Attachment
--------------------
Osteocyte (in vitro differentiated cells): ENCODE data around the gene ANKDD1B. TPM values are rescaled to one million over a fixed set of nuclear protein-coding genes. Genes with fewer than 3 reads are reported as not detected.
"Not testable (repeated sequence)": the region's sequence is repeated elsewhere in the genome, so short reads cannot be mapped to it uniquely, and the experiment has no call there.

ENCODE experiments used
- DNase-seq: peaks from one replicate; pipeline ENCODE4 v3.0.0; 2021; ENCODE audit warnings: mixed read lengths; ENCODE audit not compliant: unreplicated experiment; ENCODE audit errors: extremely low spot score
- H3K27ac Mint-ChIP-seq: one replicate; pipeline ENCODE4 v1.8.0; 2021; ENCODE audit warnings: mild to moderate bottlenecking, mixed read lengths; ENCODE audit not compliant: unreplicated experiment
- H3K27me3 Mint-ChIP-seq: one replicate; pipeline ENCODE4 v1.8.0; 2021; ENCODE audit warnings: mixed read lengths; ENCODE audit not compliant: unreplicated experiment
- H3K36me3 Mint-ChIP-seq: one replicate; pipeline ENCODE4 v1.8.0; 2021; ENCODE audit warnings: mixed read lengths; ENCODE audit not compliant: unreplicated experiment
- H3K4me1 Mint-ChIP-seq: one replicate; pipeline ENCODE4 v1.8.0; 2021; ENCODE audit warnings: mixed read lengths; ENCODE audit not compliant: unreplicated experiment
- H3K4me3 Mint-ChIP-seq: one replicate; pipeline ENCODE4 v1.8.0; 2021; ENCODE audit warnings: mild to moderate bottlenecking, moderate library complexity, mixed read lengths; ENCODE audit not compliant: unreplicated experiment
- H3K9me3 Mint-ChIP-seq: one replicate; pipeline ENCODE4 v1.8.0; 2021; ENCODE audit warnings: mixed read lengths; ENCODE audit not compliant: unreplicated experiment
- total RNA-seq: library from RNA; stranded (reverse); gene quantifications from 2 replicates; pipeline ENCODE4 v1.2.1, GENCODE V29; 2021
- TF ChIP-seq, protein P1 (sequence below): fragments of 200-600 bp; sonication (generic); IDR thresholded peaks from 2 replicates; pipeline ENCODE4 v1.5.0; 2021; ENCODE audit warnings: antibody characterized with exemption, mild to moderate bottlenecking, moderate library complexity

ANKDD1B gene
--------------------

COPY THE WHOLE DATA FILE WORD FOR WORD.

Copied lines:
Osteocyte (in vitro differentiated cells): ENCODE data around the gene ANKDD1B. TPM values are rescaled to one million over a fixed set of nuclear protein-coding genes. Genes with fewer than 3 reads are reported as not detected.
"Not testable (repeated sequence)": the region's sequence is repeated elsewhere in the genome, so short reads cannot be mapped to it uniquely, and the experiment has no call there.

ENCODE experiments used
- DNase-seq: peaks from one replicate; pipeline ENCODE4 v3.0.0; 2021; ENCODE audit warnings: mixed read lengths; ENCODE audit not compliant: unreplicated experiment; ENCODE audit errors: extremely low spot score
- H3K27ac Mint-ChIP-seq: one replicate; pipeline ENCODE4 v1.8.0; 2021; ENCODE audit warnings: mild to moderate bottlenecking, mixed read lengths; ENCODE audit not compliant: unreplicated experiment
- H3K27me3 Mint-ChIP-seq: one replicate; pipeline ENCODE4 v1.8.0; 2021; ENCODE audit warnings: mixed read lengths; ENCODE audit not compliant: unreplicated experiment
- H3K36me3 Mint-ChIP-seq: one replicate; pipeline ENCODE4 v1.8.0; 2021; ENCODE audit warnings: mixed read lengths; ENCODE audit not compliant: unreplicated experiment
- H3K4me1 Mint-ChIP-seq: one replicate; pipeline ENCODE4 v1.8.0; 2021; ENCODE audit warnings: mixed read lengths; ENCODE audit not compliant: unreplicated experiment
- H3K4me3 Mint-ChIP-seq: one replicate; pipeline ENCODE4 v1.8.0; 2021; ENCODE audit warnings: mild to moderate bottlenecking, moderate library complexity, mixed read lengths; ENCODE audit not compliant: unreplicated experiment
- H3K9me3 Mint-ChIP-seq: one replicate; pipeline ENCODE4 v1.8.0; 2021; ENCODE audit warnings: mixed read lengths; ENCODE audit not compliant: unreplicated experiment
- total RNA-seq: library from RNA; stranded (reverse); gene quantifications from 2 replicates; pipeline ENCODE4 v1.2.1, GENCODE V29; 2021
- TF ChIP-seq, protein P1 (sequence below): fragments of 200-600 bp; sonication (generic); IDR thresholded peaks from 2 replicates; pipeline ENCODE4 v1.5.0; 2021; ENCODE audit warnings: antibody characterized with exemption, mild to moderate bottlenecking, moderate library complexity

ANKDD1B gene